For Services for Students with Disabilities to offer accommodation to students, third-party documentation of the presence of a disability may be requested by SSD. You can find guidelines for documenting disabilities below. Please contact us for the most current information or if you have any questions about disability documentation.
As appropriate to the disability, the documentation should include the following elements:
- A diagnostic statement identifying the current diagnosis, the date of the most recent diagnostic evaluation, and the date of the original diagnosis.
- A description of the diagnostic tests, methods, and/or criteria used including specific test results and the examiner’s narrative interpretation.
- A description of the current significant impairment of the diagnosed condition and how it impacts the student in living and learning in an academic environment. This may be in the form of an examiner's narrative, and/or an interview, but must have a rational relationship to current diagnostic assessments.
- A statement indicating treatments, medications, or assistive devices/services currently prescribed or in use, with a description of the mediating effects and potential side effects from such treatments.
- A description of the expected duration and progression of the impact of the diagnosed condition over time, particularly the next five years.
- A history of previous accommodations and their impact.
- The credentials and signature of the diagnosing professional(s) must be included in the letterhead or other forms. Please note that diagnosing professionals shall not be family members or others with a close personal relationship with the individual being evaluated.
- Documentation should address the student’s substantial limitations. For example, what are the student’s substantial limitations and how will the limitations of their disability affect their living in a residence hall environment? The description should delineate the impact of the disability on the student’s functioning in a residence hall setting. Possible areas of functioning to consider include hearing, vision, speech, manual dexterity, general motor coordination, ambulation, activities of daily living, endurance, strength, respiration, concentration, memory, sleep quality, eating habits, social interaction, environmental sensitivities, etc.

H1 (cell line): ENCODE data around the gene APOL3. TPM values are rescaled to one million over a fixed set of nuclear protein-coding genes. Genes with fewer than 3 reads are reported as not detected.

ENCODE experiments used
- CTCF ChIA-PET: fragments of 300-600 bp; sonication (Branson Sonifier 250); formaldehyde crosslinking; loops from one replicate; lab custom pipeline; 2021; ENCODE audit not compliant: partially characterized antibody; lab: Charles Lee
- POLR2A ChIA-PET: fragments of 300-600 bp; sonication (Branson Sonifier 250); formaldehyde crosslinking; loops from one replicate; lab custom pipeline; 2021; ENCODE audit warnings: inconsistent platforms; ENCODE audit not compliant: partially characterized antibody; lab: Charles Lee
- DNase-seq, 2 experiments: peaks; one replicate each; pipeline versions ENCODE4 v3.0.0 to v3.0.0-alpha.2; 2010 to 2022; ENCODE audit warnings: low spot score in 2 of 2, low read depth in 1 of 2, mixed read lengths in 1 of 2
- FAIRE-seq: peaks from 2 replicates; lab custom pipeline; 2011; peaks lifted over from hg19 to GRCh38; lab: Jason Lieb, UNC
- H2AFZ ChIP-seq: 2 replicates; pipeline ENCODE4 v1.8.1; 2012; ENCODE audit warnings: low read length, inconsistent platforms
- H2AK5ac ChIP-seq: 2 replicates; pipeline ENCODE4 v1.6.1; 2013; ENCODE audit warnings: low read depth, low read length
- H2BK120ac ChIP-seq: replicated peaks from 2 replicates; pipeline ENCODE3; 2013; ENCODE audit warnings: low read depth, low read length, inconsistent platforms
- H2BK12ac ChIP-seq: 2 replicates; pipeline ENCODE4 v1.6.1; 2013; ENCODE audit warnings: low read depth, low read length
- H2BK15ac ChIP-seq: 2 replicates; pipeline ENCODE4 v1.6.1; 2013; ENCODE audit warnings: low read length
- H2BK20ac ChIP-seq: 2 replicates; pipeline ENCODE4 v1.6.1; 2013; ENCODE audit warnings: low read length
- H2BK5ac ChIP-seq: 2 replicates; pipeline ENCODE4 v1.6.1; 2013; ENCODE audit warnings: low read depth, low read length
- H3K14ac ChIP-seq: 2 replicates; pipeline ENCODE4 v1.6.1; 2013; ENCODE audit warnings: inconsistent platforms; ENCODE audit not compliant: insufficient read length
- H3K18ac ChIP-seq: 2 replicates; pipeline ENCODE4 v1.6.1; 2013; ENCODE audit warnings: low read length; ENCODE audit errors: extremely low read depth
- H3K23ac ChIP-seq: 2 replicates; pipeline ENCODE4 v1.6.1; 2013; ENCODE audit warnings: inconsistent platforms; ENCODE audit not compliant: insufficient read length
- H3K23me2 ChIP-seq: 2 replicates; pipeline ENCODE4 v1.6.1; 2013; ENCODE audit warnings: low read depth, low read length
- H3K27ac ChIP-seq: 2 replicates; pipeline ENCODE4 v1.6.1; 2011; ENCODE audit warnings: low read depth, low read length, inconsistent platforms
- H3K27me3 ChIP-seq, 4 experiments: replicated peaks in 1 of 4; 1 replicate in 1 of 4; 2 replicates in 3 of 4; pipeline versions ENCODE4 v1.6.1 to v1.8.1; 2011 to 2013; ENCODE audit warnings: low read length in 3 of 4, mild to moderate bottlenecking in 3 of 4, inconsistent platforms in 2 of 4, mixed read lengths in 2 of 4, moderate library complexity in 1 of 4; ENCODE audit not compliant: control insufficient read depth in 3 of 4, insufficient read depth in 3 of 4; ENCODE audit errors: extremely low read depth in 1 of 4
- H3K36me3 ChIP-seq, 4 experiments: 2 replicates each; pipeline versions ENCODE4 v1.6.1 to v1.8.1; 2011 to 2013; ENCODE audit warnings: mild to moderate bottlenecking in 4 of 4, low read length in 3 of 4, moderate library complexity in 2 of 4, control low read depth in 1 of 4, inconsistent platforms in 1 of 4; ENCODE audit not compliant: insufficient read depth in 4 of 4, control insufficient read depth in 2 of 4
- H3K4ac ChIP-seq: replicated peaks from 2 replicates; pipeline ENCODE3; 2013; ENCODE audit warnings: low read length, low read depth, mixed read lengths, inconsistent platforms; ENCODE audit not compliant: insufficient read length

In the case of all disabilities, documentation must indicate that the disability substantially limits some major life activity, including learning.
Students with psychological disorders are required to present documentation from psychiatrists or other qualified persons and agencies to make a diagnosis of the disability. SSD uses ETS Documentation Guidelines for psychological disabilities.
Students with psychological disabilities, certain medical conditions, and traumatic brain injury will be asked to update their documentation on a yearly basis in order to justify the need to continue their accommodations.
Students with physical or medical impairments are required to present documentation from physicians or other qualified persons and agencies to make a diagnosis of the disability.
Please read and bring these Documentation of a Medical Disability guidelines to your doctor to ensure that documentation of your disability is complete.
Students with a learning disability are required to submit a comprehensive psychological and educational evaluation. Documentation for learning disabilities should include current measures of aptitude (e.g. WAIS-IV), achievement (e.g. current levels of functioning in reading, mathematics, and written language), and information processing. A qualified professional must conduct the evaluation.
Attention Deficit Disorder (AD/HD)
Students with attention deficit disorder (AD/HD) are required to submit comprehensive documentation that substantiates the AD/HD. This documentation should include evidence of early impairment, evidence of current impairment, relevant testing information, and an interpretive summary based on a comprehensive evaluation. A qualified professional must conduct the evaluation.
Qualified professionals may refer to the Educational Testing Services Guidelines for Attention Deficit Disorder and/or the Association of Higher Education and Disability Guidelines for Learning Disabilities for more specific information regarding the documentation of a disability. Copies of each may be obtained from SSD, or by accessing the AHEAD or ETS websites.
Deaf and Hard of Hearing
Students who are deaf or hard of hearing should present documentation of their hearing loss from an audiologist or other qualified medical professional. A relatively recent audiogram along with a one-to-one conversation are usually enough to determine the accommodations to fit your academic needs. Other documentation such as an IEP or 504 plan from high school is helpful but not required.
Services for Students with Disabilities
310 Lavery Hall (0185)
430 Old Turner St
Blacksburg VA 24061
Monday - Friday, 8 am - 5 pm